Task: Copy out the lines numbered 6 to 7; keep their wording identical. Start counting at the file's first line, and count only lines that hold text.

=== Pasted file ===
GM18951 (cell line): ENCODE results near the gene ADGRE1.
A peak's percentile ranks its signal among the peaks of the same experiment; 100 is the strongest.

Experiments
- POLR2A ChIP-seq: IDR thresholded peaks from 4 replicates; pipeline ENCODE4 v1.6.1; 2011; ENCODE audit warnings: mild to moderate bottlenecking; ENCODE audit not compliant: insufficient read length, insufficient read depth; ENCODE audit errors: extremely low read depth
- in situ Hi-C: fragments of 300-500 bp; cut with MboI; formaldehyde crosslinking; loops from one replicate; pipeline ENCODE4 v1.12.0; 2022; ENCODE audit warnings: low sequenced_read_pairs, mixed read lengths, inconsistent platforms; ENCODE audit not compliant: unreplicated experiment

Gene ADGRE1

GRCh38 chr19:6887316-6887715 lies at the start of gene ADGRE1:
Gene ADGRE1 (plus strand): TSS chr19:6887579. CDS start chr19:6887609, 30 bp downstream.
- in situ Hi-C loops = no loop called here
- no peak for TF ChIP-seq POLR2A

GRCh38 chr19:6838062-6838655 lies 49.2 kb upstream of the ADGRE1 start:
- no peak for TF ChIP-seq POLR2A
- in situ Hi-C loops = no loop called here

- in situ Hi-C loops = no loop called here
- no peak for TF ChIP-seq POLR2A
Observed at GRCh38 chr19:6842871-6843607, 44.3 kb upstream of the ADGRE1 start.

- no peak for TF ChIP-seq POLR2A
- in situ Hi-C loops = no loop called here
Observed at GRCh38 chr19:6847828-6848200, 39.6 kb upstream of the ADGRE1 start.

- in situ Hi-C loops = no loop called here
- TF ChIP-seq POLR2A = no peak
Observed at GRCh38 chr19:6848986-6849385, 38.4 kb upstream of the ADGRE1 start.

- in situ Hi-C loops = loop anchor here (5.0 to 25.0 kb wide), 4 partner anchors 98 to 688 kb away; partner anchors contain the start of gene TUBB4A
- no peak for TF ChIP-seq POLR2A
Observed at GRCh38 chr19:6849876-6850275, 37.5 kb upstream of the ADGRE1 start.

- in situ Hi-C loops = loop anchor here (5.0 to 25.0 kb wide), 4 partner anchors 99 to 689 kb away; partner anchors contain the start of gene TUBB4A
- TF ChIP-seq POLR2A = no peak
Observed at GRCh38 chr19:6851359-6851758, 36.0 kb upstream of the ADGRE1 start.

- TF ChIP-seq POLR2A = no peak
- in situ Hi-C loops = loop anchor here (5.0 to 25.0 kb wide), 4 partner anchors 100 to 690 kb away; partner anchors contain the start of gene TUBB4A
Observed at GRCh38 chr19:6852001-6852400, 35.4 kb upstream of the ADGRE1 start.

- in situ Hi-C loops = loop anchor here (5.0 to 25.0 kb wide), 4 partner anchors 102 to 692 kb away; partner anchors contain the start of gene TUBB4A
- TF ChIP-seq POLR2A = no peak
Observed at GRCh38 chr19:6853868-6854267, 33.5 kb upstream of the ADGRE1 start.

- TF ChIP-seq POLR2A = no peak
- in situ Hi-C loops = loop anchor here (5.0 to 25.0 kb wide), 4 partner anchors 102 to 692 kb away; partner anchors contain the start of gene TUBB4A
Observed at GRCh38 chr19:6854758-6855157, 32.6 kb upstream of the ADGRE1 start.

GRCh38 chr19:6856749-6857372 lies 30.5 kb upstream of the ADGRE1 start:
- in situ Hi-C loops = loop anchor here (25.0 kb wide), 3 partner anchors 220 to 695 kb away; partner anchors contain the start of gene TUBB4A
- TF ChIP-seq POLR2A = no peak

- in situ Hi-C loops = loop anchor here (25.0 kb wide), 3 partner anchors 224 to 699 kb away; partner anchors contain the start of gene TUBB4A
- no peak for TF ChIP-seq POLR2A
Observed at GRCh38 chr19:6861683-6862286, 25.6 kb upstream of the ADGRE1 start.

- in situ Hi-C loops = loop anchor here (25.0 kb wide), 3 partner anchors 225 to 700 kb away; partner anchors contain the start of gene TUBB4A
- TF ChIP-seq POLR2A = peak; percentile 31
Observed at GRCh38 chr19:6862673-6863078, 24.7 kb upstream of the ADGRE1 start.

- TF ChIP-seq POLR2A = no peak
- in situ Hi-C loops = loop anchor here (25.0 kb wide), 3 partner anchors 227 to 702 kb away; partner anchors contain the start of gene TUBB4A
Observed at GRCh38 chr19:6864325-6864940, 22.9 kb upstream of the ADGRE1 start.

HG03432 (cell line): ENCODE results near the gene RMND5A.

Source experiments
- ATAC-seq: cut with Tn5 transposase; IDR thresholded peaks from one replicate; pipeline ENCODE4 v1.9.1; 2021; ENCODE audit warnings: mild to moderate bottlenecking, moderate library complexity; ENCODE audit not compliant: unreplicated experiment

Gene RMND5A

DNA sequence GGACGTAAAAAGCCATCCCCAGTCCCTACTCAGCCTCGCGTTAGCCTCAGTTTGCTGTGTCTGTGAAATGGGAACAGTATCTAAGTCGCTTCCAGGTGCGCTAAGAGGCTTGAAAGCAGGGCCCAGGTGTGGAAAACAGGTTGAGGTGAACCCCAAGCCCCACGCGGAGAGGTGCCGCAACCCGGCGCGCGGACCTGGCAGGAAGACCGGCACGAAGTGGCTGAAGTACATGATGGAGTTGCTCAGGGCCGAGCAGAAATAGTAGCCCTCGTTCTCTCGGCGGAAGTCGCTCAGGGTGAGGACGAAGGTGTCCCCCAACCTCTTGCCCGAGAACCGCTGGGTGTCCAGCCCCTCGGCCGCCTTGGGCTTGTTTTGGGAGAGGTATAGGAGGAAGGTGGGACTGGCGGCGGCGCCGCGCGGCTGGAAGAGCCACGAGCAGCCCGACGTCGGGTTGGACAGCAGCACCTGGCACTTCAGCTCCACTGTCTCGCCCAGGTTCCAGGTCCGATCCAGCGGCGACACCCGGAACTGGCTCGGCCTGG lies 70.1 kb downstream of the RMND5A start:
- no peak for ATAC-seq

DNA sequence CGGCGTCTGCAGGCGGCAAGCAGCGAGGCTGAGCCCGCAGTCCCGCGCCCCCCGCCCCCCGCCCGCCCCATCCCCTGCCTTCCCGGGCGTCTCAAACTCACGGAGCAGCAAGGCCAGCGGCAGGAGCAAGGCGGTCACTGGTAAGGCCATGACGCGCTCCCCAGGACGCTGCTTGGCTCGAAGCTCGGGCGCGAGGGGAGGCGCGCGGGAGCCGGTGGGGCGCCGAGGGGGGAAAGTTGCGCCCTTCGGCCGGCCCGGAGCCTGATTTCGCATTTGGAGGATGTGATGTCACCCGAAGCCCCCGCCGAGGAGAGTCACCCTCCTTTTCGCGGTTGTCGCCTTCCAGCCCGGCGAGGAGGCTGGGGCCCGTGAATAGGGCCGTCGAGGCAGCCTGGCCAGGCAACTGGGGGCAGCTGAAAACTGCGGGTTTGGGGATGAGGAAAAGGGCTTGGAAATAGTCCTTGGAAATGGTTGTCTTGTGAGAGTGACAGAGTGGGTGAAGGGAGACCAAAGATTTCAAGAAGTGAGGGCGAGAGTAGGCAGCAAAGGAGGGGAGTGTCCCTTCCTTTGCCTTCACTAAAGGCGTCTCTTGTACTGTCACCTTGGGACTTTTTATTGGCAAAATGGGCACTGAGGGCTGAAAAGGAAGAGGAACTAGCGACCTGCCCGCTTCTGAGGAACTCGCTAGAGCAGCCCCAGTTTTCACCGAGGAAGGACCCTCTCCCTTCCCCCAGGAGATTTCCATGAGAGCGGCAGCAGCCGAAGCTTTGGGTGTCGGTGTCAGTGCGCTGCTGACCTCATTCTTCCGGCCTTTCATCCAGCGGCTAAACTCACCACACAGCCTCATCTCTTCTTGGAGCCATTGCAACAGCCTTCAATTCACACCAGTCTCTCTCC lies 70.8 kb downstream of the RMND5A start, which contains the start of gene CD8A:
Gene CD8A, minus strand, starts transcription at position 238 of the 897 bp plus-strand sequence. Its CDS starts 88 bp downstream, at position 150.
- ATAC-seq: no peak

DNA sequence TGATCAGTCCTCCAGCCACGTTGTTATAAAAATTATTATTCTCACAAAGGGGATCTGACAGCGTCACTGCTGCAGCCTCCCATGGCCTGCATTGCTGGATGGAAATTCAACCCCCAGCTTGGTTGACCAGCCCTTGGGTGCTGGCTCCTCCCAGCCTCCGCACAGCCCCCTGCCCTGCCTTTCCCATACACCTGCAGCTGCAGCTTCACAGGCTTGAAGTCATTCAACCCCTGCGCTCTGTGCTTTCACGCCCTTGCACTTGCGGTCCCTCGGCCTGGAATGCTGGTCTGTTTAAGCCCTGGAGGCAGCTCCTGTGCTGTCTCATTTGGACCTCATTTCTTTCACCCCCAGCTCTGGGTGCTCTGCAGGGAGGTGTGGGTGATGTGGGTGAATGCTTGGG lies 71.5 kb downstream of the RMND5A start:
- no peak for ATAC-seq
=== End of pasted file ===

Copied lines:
Gene ADGRE1

GRCh38 chr19:6887316-6887715 lies at the start of gene ADGRE1: